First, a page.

The latest new-home sales data, released this morning by the U.S. Department of Commerce, offers both good and bad news, depending on where you look. Sales fell 8.4% in June, dropping to an annual rate of 350,000 units. The decline came thanks to a 60.0% plunge in activity in the Northeast.
At the same time, sales estimates for the three previous months were all revised up.
Despite the decline in activity, the report is hardly cause for alarm, says Patrick Newport, U.S. economist at IHS Global Insight. "One should never get too excited (or depressed) by the latest new-home sales figures because they are not estimated very well," Newport wrote in a note today discussing the numbers. "June’s estimate fails the statistical significance test (it almost always does)."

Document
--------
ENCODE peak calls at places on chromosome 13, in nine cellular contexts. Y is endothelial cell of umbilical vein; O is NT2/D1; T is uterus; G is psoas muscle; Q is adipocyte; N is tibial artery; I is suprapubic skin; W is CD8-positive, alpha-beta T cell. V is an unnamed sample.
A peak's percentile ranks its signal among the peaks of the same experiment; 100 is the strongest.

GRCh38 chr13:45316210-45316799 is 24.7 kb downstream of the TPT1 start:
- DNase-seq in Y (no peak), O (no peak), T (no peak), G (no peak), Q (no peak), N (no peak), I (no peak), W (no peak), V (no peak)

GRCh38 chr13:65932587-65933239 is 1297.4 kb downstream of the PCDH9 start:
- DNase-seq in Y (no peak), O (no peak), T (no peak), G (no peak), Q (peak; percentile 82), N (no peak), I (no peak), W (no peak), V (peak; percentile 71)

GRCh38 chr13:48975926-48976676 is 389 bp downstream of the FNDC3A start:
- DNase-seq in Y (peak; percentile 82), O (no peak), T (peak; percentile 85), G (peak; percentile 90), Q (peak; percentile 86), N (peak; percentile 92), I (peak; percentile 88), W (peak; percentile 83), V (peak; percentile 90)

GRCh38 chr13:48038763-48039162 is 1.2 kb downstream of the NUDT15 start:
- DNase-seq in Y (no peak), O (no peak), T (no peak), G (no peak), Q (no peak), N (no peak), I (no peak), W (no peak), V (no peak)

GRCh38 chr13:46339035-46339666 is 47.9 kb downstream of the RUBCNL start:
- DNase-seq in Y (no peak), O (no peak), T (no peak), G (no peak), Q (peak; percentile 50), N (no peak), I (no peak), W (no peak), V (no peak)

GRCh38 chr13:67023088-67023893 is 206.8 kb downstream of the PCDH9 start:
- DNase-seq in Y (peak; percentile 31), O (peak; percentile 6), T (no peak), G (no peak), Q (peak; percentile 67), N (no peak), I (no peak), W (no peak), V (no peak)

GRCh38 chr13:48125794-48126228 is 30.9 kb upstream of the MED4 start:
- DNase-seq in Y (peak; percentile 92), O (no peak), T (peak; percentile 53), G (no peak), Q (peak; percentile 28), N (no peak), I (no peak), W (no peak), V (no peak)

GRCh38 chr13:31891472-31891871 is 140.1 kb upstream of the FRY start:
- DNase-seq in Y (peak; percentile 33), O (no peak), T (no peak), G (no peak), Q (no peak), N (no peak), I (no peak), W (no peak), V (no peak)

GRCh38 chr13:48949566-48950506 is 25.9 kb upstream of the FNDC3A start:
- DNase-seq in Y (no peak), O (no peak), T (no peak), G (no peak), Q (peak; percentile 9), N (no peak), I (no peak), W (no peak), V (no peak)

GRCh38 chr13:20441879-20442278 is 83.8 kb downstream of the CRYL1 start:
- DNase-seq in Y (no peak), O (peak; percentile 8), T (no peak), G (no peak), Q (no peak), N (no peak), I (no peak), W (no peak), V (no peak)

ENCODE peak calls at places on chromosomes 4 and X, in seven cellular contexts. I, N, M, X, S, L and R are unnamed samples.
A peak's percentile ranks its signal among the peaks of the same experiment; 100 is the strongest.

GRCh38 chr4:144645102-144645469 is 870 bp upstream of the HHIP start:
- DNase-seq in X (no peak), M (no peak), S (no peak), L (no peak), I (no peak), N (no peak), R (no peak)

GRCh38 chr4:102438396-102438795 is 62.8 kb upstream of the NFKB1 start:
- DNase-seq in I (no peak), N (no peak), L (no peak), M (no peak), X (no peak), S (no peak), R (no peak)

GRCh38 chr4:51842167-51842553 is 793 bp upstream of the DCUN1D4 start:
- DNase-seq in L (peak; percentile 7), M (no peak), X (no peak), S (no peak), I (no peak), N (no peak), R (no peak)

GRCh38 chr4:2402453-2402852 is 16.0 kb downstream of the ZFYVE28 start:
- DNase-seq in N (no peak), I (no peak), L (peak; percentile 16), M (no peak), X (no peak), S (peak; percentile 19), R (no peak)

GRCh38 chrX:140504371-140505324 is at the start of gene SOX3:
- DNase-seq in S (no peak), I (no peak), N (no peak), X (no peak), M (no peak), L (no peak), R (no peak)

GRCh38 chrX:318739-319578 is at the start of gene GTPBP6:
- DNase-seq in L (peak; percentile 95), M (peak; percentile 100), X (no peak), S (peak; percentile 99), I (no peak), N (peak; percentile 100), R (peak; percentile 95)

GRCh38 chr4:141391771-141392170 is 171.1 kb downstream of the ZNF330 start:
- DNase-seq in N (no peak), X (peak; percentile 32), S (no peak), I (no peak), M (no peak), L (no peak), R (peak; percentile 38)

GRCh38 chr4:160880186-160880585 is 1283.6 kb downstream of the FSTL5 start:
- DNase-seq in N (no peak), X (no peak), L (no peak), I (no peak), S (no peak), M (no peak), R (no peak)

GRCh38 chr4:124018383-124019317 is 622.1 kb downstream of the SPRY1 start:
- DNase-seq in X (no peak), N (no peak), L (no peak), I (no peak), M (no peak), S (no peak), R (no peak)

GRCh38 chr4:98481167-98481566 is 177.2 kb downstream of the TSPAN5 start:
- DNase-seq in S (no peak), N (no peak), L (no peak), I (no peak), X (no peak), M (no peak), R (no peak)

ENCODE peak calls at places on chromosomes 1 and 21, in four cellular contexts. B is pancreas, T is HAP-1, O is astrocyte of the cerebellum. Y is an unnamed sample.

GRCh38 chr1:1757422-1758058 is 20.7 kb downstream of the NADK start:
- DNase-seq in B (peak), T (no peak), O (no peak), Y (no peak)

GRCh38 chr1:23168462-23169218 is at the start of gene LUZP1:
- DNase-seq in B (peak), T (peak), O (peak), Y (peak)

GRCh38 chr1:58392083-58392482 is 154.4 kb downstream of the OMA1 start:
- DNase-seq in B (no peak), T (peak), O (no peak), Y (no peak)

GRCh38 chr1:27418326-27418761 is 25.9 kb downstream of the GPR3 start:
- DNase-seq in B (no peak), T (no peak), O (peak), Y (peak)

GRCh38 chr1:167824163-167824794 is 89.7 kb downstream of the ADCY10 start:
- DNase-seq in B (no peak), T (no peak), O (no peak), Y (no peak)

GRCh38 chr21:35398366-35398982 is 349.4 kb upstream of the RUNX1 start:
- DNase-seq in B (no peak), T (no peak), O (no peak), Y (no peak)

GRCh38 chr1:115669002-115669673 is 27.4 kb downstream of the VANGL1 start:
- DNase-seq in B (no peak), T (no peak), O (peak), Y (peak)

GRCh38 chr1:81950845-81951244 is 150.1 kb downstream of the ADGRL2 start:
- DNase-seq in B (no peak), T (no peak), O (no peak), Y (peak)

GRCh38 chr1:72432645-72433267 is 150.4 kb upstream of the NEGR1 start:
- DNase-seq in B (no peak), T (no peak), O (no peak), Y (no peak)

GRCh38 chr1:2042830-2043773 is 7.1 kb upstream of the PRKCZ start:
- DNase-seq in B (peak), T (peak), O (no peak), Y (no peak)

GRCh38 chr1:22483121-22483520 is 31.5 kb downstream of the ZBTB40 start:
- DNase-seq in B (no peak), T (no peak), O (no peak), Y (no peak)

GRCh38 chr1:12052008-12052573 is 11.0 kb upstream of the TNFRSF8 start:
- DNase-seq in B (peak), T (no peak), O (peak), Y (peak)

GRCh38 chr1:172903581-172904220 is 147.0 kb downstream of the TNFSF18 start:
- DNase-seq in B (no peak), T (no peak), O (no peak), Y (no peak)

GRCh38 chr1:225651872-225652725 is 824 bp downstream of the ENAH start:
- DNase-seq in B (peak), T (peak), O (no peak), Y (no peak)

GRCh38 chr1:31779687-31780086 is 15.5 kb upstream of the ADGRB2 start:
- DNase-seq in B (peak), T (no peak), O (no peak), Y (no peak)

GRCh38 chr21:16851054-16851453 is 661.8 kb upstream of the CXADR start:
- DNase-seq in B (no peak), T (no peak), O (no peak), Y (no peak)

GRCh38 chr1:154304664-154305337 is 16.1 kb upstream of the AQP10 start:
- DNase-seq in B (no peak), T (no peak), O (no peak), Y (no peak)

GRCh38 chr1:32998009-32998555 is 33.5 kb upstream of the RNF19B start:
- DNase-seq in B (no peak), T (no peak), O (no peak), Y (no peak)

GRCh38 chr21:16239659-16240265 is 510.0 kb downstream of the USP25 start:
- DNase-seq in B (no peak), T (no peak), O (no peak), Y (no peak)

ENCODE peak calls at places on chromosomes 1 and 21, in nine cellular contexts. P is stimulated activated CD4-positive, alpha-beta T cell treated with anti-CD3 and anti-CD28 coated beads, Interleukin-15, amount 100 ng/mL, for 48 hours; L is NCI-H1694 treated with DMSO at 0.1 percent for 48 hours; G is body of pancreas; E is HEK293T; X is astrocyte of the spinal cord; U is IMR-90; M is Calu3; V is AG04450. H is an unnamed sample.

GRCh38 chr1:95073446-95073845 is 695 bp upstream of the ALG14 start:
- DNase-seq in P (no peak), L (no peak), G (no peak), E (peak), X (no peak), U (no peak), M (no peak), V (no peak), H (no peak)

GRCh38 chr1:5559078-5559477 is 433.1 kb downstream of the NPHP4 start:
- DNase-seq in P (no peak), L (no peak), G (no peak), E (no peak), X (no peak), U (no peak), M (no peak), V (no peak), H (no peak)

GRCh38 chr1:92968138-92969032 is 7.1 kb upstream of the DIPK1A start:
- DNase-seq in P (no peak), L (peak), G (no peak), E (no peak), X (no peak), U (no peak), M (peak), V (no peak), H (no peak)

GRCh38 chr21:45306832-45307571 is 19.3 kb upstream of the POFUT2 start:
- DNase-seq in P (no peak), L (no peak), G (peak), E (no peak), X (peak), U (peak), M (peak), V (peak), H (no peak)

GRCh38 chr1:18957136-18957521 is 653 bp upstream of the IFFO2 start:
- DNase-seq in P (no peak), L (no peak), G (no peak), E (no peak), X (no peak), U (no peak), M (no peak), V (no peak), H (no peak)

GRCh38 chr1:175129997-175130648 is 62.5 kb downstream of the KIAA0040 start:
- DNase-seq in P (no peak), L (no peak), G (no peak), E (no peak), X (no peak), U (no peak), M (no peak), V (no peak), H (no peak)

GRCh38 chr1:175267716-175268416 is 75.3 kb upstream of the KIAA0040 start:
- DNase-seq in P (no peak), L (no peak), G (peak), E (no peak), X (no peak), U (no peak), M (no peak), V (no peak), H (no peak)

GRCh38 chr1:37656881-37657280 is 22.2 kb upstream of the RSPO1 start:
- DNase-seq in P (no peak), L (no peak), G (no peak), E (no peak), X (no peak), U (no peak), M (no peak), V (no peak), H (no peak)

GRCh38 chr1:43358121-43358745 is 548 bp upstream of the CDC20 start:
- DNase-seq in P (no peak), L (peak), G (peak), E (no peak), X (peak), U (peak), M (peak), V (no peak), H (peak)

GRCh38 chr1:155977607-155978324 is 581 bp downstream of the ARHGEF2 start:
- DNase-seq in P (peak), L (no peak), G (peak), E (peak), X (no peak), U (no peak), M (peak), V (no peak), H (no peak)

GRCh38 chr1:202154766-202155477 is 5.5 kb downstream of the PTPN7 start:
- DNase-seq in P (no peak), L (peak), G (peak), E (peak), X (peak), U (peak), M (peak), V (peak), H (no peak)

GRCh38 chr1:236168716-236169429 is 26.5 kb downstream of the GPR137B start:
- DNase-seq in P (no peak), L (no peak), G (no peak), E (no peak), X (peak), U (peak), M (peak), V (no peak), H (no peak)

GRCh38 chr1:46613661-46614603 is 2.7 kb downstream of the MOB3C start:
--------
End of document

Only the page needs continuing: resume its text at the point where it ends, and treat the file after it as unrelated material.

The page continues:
Newport pointed instead to the data’s three-month moving average, which indicates sales are inching up on a national level. "Regionally, three-month sales have picked up smartly since the start of the year in the West and Northeast … but are wavering in the Midwest and South."
The median price ticked down slightly, dropping 1.9% on a monthly basis to $232,600. While inventory ticked up by 1,000 units from its record low to 144,000, completed homes for sale fell to 41,000, the lowest number on record.
Claire Easley is a senior editor at Builder.